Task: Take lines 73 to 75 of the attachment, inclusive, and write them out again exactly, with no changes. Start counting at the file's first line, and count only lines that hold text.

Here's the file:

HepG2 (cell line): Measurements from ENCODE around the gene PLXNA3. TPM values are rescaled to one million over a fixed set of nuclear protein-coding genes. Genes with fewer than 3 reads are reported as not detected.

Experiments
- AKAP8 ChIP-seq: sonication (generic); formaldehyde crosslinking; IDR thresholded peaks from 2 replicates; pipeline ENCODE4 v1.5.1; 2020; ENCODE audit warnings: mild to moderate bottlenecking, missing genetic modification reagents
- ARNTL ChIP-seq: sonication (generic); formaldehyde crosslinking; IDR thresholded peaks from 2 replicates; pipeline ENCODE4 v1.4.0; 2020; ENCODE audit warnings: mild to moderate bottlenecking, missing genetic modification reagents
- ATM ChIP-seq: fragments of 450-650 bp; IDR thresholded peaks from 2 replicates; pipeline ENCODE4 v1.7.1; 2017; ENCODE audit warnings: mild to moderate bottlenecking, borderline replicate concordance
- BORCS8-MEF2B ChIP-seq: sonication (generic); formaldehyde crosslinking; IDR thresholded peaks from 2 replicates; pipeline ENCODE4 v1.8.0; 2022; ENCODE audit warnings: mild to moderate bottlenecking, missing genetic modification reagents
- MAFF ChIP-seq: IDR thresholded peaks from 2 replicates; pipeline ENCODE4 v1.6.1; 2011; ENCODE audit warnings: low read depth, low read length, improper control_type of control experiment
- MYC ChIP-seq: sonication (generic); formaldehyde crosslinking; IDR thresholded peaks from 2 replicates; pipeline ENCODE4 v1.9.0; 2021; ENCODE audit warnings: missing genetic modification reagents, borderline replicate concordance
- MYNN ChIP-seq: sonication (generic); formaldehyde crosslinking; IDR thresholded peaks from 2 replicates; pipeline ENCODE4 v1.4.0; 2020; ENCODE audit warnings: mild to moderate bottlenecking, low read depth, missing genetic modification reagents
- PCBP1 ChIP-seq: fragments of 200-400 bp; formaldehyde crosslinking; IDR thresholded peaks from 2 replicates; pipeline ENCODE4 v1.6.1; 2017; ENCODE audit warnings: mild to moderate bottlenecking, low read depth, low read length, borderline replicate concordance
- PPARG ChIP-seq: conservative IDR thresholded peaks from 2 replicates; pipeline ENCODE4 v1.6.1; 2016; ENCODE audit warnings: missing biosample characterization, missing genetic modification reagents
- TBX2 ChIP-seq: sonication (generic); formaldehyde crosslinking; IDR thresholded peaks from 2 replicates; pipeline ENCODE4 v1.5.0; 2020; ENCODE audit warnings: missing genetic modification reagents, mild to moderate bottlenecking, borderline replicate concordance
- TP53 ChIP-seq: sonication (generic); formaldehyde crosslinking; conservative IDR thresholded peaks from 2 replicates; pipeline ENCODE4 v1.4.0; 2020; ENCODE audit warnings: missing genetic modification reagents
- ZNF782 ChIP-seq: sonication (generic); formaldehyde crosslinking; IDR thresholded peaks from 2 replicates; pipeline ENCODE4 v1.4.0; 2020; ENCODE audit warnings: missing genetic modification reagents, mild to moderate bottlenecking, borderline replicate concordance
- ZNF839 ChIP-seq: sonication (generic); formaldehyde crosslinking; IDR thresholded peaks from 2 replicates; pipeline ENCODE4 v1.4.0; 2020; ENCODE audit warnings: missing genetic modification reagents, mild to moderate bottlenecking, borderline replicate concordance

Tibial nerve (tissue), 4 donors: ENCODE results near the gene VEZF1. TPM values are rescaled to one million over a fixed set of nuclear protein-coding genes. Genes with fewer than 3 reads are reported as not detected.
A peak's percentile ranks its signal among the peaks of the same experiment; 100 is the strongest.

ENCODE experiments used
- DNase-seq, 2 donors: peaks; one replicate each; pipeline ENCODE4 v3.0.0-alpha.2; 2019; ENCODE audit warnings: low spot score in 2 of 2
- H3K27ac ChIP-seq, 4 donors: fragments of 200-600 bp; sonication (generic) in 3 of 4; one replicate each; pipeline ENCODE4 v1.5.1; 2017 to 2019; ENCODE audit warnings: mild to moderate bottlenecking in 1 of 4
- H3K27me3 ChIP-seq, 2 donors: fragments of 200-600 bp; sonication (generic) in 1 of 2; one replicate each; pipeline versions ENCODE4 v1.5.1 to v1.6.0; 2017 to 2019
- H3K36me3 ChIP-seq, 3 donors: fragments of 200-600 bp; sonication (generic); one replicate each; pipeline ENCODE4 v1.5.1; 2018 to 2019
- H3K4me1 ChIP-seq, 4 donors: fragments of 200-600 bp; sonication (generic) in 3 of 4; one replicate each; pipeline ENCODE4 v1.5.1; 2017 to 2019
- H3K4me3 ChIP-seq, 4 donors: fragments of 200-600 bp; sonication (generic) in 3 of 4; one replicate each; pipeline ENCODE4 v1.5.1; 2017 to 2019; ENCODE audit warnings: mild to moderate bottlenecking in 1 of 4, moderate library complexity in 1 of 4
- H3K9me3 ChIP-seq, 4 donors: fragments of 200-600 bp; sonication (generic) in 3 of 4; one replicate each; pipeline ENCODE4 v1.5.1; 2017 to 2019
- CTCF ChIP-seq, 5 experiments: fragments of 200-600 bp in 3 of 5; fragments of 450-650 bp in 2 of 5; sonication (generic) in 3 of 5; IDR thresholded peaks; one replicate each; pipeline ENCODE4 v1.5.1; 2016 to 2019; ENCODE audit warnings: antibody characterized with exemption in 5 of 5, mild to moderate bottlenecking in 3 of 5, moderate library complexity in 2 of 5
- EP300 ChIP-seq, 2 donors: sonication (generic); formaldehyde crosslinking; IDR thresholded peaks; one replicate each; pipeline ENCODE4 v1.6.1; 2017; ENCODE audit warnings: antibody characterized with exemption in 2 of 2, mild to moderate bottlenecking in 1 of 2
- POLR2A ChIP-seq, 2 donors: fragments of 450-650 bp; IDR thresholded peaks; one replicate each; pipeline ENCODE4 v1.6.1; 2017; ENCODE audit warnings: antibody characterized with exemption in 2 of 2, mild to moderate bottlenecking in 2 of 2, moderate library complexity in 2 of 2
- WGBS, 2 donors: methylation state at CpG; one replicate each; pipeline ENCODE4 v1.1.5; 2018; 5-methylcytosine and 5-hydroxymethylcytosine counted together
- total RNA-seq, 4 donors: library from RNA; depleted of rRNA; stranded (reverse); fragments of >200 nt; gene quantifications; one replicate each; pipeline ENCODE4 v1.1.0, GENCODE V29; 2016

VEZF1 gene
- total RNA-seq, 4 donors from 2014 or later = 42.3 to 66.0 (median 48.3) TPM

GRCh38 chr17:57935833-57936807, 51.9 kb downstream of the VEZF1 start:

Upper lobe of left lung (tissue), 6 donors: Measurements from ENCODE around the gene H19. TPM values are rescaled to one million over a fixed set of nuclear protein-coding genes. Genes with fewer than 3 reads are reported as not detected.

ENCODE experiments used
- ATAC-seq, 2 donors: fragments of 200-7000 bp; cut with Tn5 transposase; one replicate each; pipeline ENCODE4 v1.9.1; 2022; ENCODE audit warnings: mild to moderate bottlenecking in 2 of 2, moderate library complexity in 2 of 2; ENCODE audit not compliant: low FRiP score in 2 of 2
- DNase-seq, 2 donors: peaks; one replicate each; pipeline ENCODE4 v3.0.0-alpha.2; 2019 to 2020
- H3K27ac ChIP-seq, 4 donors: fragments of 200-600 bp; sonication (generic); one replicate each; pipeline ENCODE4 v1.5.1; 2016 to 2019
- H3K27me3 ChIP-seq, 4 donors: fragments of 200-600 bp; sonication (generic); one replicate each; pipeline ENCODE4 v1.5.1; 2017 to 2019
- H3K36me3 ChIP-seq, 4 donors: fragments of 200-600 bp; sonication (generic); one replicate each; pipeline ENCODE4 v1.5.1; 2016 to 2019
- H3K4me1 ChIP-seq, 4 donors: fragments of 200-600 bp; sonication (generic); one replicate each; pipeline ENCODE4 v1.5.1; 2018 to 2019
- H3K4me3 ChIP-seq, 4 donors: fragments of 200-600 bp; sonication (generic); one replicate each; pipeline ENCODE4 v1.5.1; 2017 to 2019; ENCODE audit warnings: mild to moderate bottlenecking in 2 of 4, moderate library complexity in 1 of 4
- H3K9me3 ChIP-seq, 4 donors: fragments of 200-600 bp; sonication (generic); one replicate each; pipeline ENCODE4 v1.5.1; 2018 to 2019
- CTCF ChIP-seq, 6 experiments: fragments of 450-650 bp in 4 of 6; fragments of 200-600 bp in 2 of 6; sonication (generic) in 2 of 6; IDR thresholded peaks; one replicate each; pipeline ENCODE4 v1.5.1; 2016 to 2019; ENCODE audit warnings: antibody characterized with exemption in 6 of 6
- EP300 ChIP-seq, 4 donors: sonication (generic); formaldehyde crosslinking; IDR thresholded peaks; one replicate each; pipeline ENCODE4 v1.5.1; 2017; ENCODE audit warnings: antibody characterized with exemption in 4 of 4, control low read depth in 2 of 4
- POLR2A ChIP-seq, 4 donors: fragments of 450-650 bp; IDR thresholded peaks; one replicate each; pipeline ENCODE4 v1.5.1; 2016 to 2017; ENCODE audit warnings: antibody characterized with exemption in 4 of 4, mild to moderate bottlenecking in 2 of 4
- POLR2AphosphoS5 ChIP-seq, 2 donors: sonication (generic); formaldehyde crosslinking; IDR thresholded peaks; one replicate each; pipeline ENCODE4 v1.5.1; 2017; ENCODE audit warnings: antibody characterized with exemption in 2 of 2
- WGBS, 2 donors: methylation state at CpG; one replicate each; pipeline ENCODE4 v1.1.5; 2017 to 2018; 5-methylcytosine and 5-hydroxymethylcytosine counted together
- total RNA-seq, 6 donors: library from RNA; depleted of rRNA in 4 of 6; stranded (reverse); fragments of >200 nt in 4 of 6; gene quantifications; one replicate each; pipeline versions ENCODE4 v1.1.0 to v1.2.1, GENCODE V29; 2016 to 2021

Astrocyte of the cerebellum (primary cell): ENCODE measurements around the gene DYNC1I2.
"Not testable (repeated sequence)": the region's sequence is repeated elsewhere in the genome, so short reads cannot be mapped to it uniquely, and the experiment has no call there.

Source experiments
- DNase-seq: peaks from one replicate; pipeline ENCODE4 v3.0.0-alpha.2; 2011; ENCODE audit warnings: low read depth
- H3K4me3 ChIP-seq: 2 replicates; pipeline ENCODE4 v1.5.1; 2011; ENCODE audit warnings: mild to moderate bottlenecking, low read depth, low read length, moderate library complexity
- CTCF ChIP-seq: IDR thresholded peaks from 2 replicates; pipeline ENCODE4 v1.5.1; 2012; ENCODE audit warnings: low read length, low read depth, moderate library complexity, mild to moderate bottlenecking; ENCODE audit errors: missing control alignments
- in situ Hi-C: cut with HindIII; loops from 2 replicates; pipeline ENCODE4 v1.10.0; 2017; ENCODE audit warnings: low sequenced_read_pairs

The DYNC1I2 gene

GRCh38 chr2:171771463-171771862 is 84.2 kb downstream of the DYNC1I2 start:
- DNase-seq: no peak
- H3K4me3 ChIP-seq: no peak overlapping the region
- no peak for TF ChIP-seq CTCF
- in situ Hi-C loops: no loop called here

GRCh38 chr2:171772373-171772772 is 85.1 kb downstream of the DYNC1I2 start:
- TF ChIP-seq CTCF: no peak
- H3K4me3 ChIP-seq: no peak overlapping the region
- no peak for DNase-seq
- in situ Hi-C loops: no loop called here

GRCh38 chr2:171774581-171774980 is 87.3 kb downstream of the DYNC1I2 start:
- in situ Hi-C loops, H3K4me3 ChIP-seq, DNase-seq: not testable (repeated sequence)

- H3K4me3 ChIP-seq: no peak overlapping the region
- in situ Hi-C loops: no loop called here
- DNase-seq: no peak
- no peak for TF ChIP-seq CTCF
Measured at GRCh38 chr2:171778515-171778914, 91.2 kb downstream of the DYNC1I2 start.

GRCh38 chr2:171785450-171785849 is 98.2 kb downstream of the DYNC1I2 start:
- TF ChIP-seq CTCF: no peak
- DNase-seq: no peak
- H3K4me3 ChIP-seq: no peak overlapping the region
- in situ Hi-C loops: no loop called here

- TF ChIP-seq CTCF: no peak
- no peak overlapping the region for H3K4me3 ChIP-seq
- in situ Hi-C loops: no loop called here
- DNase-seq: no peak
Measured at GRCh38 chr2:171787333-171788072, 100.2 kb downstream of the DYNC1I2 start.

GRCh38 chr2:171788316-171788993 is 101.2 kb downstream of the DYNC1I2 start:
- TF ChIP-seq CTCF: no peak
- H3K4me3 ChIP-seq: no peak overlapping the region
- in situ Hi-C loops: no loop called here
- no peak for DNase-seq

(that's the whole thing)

- no peak for TF ChIP-seq CTCF
Measured at GRCh38 chr2:171778515-171778914, 91.2 kb downstream of the DYNC1I2 start.

GRCh38 chr2:171785450-171785849 is 98.2 kb downstream of the DYNC1I2 start: